After Mar­cus Epstein was arrested and pleaded guilty to sim­ple assault for attack­ing an African Amer­i­can woman in Wash­ing­ton, D.C., Buchanan defended him in a col­umn pub­lished by VDARE titled “The Inter­net Lynch­ing of Mar­cus Epstein.” Buchanan also con­tributed an arti­cle to The Social Con­tract (TSC) an anti-immigrant jour­nal edited by white suprema­cist Wayne Lut­ton. At the 2011 Con­ser­v­a­tive Polit­i­cal Action Con­fer­ence (CPAC), Buchanan spoke on a panel spon­sored by the now-defunct racist stu­dent group Youth for West­ern Civ­i­liza­tion (YWC) titled “Will Immi­gra­tion Kill the GOP?”  Kevin DeAnna, the founder of YWC, was also on the panel. In 2005, Buchanan was a guest on the racist radio pro­gram The Polit­i­cal Cesspool, hosted by white suprema­cist James Edwards.

Buchanan also served as chair for her brother’s three pres­i­den­tial cam­paigns and in 2008, was a senior advi­sor to for­mer Col­orado con­gress­man Tom Tan­credo, who is known for his anti-immigrant and anti-Muslim rhetoric.  Buchanan also ran the now-defunct Team Amer­ica Polit­i­cal Action Com­mit­tee (PAC) founded by Tancredo.

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March 7, 2014 5

Anti-Immigrant Movement Dealt Three Major Blows In One Day

Ear­lier this week, two U.S. Supreme Court orders and a set­tle­ment agree­ment out of South Car­olina dealt major blows to the anti-immigrant movement’s agenda.supreme-court-east-facade

On March 3, the Supreme Court declined to hear appeals by the cities of Hazle­ton, Penn­syl­va­nia, and Farm­ers Branch, Texas, let­ting stand lower court rul­ings that had struck down both cities’ anti-immigrant ordi­nances.  Hazle­ton and Farm­ers Branch gained national noto­ri­ety when they passed ordi­nances bar­ring undoc­u­mented immi­grants from rent­ing prop­erty in the towns. 

In both cases, lower courts struck down the ordi­nances as uncon­sti­tu­tional and pre­empted by fed­eral law.  The Supreme Court’s orders deny­ing the appeals requests end the legal bat­tles, which have been ongo­ing since 2006, and secure a per­ma­nent vic­tory for immi­gra­tion and civil rights groups.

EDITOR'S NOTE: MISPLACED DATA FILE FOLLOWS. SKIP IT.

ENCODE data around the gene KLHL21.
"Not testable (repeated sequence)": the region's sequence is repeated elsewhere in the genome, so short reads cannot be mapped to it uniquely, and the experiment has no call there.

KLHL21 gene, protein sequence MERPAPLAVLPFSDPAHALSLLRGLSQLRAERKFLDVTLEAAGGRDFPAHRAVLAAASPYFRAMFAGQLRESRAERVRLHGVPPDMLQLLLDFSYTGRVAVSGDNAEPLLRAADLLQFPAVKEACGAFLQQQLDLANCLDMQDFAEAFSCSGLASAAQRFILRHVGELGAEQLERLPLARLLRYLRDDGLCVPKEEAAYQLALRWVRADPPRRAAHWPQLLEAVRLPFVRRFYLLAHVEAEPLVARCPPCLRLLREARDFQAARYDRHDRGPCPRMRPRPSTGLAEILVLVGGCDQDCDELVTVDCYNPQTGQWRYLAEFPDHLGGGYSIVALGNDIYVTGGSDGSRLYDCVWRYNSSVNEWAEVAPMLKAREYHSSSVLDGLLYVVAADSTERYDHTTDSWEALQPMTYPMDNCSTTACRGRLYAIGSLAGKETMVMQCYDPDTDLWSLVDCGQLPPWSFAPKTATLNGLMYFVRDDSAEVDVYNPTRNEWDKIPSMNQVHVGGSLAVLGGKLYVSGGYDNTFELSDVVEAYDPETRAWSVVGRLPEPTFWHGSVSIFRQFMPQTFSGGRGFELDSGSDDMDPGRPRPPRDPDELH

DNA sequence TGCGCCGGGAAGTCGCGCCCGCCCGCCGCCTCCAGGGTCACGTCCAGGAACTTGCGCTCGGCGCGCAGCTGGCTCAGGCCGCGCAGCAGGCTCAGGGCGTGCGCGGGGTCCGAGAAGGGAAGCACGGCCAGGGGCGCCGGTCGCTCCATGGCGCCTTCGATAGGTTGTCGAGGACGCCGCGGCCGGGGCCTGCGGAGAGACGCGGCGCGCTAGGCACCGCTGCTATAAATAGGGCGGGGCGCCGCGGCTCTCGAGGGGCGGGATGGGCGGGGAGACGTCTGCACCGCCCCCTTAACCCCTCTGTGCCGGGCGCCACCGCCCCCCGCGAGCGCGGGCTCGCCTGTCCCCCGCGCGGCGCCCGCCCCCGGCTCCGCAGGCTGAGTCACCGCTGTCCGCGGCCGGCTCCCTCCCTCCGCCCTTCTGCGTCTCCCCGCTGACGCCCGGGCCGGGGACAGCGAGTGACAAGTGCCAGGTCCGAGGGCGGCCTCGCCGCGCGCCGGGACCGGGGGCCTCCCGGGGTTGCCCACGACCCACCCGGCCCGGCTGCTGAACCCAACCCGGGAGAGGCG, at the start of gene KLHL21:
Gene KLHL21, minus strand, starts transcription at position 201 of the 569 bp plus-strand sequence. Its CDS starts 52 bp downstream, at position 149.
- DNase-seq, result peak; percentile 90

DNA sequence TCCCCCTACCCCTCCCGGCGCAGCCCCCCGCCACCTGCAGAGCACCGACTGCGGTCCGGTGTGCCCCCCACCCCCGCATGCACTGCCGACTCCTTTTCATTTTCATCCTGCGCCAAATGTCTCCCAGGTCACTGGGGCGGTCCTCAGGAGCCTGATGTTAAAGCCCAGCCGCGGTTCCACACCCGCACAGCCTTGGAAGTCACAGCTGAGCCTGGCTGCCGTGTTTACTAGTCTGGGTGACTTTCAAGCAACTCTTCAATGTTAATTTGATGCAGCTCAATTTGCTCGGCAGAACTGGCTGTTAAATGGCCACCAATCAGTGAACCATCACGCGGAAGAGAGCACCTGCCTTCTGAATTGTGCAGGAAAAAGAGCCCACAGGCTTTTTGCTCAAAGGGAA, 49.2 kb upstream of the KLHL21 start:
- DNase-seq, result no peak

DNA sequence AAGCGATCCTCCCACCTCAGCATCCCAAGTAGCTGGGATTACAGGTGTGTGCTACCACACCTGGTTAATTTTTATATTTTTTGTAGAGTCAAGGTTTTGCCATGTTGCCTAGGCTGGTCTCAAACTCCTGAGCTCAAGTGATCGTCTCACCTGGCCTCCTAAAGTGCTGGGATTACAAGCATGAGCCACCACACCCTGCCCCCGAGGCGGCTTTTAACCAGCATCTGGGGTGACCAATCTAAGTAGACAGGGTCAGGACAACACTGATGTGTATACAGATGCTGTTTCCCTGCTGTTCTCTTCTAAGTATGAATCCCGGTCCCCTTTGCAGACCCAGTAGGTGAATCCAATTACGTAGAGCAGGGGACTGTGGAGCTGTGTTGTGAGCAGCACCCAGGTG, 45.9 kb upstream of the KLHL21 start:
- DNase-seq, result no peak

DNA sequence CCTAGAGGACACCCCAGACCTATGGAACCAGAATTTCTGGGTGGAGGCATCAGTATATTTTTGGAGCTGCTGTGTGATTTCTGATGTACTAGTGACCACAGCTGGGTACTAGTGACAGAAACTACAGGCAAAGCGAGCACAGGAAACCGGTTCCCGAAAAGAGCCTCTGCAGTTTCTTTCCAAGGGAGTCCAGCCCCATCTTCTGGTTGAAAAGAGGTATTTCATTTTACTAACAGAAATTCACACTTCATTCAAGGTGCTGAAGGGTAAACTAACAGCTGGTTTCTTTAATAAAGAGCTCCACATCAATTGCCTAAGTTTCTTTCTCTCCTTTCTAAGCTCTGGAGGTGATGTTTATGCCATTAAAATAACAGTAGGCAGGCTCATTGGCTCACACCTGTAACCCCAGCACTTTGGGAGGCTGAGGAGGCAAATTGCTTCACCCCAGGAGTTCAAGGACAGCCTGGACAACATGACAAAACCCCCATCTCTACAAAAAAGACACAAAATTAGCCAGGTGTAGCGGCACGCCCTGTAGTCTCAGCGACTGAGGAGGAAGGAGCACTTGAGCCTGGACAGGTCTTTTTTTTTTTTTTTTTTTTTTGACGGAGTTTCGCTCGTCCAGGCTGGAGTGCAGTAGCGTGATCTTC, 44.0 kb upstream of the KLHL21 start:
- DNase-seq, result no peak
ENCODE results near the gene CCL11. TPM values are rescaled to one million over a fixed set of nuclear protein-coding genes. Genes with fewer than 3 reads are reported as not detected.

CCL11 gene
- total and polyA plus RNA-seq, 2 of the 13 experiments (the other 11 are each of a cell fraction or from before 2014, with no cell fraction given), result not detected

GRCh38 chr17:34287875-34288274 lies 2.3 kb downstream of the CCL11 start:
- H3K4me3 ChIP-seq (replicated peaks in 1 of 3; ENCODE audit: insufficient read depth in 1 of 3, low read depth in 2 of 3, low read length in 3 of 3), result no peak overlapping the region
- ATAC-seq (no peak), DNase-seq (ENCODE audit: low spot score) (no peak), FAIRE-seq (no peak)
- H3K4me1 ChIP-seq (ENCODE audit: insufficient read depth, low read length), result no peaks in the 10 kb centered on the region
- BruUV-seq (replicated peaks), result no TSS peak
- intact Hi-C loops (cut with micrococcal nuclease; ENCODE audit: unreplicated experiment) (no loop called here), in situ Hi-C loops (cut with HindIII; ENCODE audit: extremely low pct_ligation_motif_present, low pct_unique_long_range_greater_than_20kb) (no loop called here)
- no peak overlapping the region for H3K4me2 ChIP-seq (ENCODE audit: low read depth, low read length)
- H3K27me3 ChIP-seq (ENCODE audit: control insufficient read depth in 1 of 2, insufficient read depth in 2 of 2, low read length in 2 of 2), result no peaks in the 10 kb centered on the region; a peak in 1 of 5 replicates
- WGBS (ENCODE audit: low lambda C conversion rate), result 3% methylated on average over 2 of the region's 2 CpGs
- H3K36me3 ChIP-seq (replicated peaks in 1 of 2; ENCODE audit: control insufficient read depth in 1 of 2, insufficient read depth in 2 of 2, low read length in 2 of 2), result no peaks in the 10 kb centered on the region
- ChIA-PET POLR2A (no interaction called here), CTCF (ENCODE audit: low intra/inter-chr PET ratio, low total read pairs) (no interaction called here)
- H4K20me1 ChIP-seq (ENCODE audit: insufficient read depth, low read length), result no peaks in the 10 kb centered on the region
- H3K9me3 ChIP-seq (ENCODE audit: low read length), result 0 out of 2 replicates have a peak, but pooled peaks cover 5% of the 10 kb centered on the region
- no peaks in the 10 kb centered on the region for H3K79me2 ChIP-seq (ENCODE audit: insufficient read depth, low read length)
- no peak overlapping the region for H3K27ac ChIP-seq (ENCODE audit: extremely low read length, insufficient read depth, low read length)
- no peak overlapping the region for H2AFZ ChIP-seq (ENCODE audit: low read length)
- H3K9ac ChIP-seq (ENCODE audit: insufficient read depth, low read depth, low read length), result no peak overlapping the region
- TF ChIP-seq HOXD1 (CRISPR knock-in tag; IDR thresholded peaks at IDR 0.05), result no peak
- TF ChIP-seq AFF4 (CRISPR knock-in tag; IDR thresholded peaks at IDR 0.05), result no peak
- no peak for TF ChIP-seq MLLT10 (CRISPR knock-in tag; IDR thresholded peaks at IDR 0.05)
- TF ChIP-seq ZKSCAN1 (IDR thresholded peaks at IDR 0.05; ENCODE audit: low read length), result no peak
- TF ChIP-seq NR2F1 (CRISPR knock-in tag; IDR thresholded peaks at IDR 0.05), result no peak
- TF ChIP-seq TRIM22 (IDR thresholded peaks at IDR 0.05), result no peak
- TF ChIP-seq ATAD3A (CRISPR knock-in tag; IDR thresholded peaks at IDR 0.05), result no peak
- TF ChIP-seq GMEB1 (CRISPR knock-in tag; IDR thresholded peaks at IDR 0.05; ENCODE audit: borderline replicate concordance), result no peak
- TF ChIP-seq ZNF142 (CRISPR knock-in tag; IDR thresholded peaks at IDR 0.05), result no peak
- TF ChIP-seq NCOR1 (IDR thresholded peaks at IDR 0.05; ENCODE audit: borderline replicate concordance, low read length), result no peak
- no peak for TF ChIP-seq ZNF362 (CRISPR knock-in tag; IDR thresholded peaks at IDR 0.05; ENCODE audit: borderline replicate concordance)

On the same day as the Supreme Court’s orders, South Car­olina offi­cials set­tled a law­suit with immi­grant and civil rights groups over the state’s anti-immigrant laws.  In 2011 South Car­olina passed a law sim­i­lar to Arizona’s SB 1070 that, among other things, required local law enforce­ment to inves­ti­gate people’s immi­gra­tion sta­tus if they had rea­son to believe the per­son was undocumented. 

The pro­vi­sion, com­monly known as “papers please,” effec­tively required local law enforce­ment offi­cers to func­tion as immi­gra­tion enforcers.  In a let­ter sub­mit­ted to the court signed jointly by the Attor­ney Gen­eral and the Solic­i­tor Gen­eral, ear­lier this week South Car­olina agreed that local law enforce­ment would not hold peo­ple purely to deter­mine immi­gra­tion sta­tus.  The let­ter fur­ther con­ceded that the law does not per­mit state and local offi­cials to arrest or hold any­one believed to be undoc­u­mented “for any pur­pose, even to trans­fer the indi­vid­ual to fed­eral custody.”

The Supreme Court orders and South Car­olina set­tle­ment are major defeats for the anti-immigrant move­ment and its “attri­tion through enforce­ment” agenda. In the early to mid-2000s, the move­ment crafted this agenda, also known as “self-deportation.”

The goal was to make life so dif­fi­cult for immi­grants that they would “self-deport” from the city or state and move to another, or ulti­mately back to their coun­try of ori­gin.  Kris Kobach, the Kansas sec­re­tary of state and a lawyer with the Immi­gra­tion Reform Law Insti­tute (IRLI), the legal arm of the extreme anti-immigrant orga­ni­za­tion Fed­er­a­tion for Amer­i­can Immi­gra­tion Reform (FAIR), is the mas­ter­mind behind attri­tion through enforce­ment and one of the lead­ers pro­mot­ing the agenda today. Kobach helped to draft and defend the ordi­nances in Farm­ers Branch, Hazel­ton, and many other cities as well as Arizona’s SB 1070 law.

The Supreme Court orders and South Car­olina set­tle­ment are part of a wider trend of defeat for the anti-immigrant move­ment.   Since the begin­ning of 2013 there has been a major decline in anti-immigrant leg­is­la­tion intro­duced at the state level nation­wide. Pro-immigrant leg­is­la­tion is on the rise and the anti-immigrant move­ment is on the defense, attempt­ing to stop this influx of leg­is­la­tion instead of con­tin­u­ing to draft “attri­tion through enforce­ment” bills. These lat­est devel­op­ments send a clear mes­sage to the anti-immigrant move­ment and state and local leg­is­la­tors that anti-immigrant leg­is­la­tion not only divides com­mu­ni­ties but it does not hold up in court.